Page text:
“Jack and his team of staff and graduate students have amassed the largest collection of dinosaur fossils from the United States.  He opened the science of palaeontology to the general public and sparked the imagination of countless aspiring palaeontologists.”

Professor Horner, has championed the theory that dinosaurs were warm-blooded, he has also courted controversy in his rich and varied career, playing a pivotal role in the Tyrannosaurus rex “scavenger versus hunter” debate.

The discovery of “Good Mother Lizard” – Maiasaura, in the late 1970’s brought about a complete revision of theories relating to dinosaurs and their parenting strategies.  Jack Horner and his colleagues demonstrated that some dinosaurs provided extensive parental care (Maiasaura young were altricial – incapable of feeding themselves).

Maiasaura – Described by Jack Horner and Robert Makela in 1979

"Good Mother Lizard"

“Good Mother Lizard”

Picture Credit: Everything Dinosaur

Long-time collaborator and University of California, Berkley professor Kevin Padian, wrote:

“It is difficult to imagine someone who, rising from such considerable obstacles, has achieved so much, given back so much to the profession, stimulated so much new investigation and supported so many younger colleagues and students.”

The search to replace John “Jack” Horner has started in earnest, however, finding a replacement with the same charisma and with the same high regard in this field of scientific endeavour is going to prove difficult.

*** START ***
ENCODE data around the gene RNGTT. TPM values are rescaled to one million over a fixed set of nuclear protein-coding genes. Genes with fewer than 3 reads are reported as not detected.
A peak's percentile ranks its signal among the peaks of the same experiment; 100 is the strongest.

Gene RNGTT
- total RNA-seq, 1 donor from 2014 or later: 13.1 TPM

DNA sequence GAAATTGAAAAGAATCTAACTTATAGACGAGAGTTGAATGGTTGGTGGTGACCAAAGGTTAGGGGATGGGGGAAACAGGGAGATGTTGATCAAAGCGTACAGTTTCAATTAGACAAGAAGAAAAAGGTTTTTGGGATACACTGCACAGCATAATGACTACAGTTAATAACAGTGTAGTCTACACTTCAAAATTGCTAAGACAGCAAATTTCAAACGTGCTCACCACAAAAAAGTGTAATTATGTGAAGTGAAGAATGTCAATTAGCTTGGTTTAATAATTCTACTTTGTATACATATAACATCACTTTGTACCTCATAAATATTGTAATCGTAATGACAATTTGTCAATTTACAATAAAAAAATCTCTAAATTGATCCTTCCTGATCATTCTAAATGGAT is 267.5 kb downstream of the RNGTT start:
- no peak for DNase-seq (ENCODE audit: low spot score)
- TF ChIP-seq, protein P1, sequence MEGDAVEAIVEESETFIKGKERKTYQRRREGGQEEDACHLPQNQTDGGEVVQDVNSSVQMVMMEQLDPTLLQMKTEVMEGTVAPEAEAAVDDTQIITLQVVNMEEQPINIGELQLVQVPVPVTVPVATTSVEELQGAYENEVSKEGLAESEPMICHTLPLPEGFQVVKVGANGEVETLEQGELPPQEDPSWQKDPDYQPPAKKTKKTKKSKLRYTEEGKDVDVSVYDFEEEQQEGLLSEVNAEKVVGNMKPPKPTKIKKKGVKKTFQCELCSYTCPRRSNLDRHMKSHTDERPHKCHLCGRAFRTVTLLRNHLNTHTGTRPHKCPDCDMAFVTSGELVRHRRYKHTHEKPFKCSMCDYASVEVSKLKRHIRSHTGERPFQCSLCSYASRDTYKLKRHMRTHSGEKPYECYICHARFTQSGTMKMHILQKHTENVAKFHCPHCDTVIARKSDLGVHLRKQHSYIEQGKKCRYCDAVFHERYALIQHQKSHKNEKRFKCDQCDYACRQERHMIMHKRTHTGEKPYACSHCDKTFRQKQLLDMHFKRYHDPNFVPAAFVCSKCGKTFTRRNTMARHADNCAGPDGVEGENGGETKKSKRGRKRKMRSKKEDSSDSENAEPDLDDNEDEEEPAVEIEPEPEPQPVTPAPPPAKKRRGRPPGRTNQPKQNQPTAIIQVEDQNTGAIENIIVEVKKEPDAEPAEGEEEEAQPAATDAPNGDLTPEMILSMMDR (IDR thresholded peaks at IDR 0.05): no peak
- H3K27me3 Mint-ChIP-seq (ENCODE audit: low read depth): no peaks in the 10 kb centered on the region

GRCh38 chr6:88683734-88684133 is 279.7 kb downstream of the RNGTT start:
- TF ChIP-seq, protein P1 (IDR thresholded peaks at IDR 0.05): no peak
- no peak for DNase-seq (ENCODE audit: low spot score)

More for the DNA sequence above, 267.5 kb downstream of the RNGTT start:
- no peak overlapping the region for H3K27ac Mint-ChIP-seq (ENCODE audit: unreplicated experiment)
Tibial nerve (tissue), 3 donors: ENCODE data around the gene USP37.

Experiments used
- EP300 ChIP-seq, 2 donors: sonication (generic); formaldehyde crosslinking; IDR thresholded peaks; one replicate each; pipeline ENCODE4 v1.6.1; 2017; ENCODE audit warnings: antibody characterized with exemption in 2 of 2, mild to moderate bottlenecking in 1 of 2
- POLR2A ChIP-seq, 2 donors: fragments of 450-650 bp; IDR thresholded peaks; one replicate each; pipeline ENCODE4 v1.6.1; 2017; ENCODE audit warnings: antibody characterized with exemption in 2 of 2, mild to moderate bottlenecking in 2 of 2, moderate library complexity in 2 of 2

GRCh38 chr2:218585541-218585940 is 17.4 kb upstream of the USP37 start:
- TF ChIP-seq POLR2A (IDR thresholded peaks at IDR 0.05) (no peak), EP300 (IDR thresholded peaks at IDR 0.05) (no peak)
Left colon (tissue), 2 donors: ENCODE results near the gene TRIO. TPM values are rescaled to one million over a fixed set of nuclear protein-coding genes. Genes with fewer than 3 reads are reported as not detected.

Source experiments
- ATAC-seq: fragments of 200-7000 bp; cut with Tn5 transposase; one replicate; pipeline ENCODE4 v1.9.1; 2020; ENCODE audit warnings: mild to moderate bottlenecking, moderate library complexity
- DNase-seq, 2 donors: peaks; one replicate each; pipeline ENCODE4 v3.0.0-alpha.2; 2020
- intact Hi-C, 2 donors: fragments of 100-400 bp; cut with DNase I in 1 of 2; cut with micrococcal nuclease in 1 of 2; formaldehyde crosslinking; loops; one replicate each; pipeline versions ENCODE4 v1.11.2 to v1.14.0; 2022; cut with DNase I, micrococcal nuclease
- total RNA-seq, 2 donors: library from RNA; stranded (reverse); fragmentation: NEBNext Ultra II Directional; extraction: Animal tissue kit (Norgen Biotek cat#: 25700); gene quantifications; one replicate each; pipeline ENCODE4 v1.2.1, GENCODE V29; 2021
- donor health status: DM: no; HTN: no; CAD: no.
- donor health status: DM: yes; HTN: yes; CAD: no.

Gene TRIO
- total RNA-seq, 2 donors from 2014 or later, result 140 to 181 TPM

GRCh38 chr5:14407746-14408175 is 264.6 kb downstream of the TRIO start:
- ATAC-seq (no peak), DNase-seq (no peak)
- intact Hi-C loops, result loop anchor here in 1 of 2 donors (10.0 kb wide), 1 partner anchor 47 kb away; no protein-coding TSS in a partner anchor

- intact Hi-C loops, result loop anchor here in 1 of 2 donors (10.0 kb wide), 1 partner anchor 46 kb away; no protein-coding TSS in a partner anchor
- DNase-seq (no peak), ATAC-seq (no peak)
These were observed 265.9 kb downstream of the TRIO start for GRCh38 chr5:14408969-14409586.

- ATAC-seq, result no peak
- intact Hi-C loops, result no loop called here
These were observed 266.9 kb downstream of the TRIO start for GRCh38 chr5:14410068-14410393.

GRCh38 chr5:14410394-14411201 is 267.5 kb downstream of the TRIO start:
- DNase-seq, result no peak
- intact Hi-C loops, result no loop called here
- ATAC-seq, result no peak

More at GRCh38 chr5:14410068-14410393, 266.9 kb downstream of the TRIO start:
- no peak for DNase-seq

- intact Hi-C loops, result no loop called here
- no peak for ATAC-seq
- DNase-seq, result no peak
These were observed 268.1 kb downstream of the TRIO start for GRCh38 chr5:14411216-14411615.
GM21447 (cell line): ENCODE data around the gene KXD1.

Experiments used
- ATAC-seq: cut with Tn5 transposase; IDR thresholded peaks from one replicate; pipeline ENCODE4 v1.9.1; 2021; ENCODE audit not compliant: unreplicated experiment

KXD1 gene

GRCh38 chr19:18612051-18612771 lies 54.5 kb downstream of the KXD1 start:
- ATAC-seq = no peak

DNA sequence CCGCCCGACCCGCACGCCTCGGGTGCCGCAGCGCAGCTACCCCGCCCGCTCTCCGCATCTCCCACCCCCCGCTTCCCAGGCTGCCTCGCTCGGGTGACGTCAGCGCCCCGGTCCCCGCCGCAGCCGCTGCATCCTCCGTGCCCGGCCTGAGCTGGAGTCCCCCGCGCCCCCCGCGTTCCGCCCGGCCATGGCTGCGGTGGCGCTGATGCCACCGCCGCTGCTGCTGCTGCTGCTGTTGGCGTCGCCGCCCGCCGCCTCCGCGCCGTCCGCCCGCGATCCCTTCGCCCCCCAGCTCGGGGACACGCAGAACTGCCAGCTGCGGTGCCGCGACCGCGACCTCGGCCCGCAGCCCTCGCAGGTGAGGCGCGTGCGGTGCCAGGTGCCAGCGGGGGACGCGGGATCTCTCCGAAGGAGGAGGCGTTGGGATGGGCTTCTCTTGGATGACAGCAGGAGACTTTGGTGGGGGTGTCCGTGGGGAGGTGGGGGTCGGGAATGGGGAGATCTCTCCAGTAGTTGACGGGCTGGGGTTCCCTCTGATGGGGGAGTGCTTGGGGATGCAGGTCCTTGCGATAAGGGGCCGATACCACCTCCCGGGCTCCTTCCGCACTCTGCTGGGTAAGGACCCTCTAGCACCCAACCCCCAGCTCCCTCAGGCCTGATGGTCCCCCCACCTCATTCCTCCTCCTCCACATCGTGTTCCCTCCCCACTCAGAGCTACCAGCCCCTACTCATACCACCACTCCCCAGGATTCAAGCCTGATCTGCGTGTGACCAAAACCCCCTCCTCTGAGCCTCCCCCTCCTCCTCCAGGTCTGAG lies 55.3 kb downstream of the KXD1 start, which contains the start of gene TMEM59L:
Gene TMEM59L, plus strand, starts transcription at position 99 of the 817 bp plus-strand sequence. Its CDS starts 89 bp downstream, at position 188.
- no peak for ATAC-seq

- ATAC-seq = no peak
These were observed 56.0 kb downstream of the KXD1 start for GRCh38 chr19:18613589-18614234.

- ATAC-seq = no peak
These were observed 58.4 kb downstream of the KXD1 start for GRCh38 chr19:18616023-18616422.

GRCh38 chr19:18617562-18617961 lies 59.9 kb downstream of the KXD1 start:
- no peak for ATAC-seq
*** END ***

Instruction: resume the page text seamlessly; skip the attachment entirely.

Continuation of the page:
Everything Dinosaur is grateful to Montana State University for the compilation of this article.

Mysterious Token Linked to Mary Anning

Could Metal Disc Found on a Lyme Regis Beach Once Have Belonged to Mary Anning?

A small, round metal disc about the size of a ten pence piece has been identified as having once been the property of Dorset’s most famous resident Mary Anning.  The object may have lain buried for more than two hundred years on a Lyme Regis beach very close to where Mary found fossils of marine reptiles and Pterosaurs.

A Picture of Mary Anning (left) and the Small, Metal Disc

Did this once belong to Mary Anning?

Did this once belong to Mary Anning?

Picture Credit: Lyme Regis Museum with additional annotation by Everything Dinosaur

The discovery was made by sixty-nine year old Phil Goodwin, a key metal detectorist who has explored the beaches surrounding the Dorset town on numerous occasions turning up such exotic finds as musket balls, old coins and a bayonet that dates from the time of Napoleon.  Experts at the Lyme Regis Museum, which is situated on the site of Mary’s home close to the sea-front at Lyme Regis, have identified it as a metal disc probably given to Mary by her cabinet maker father.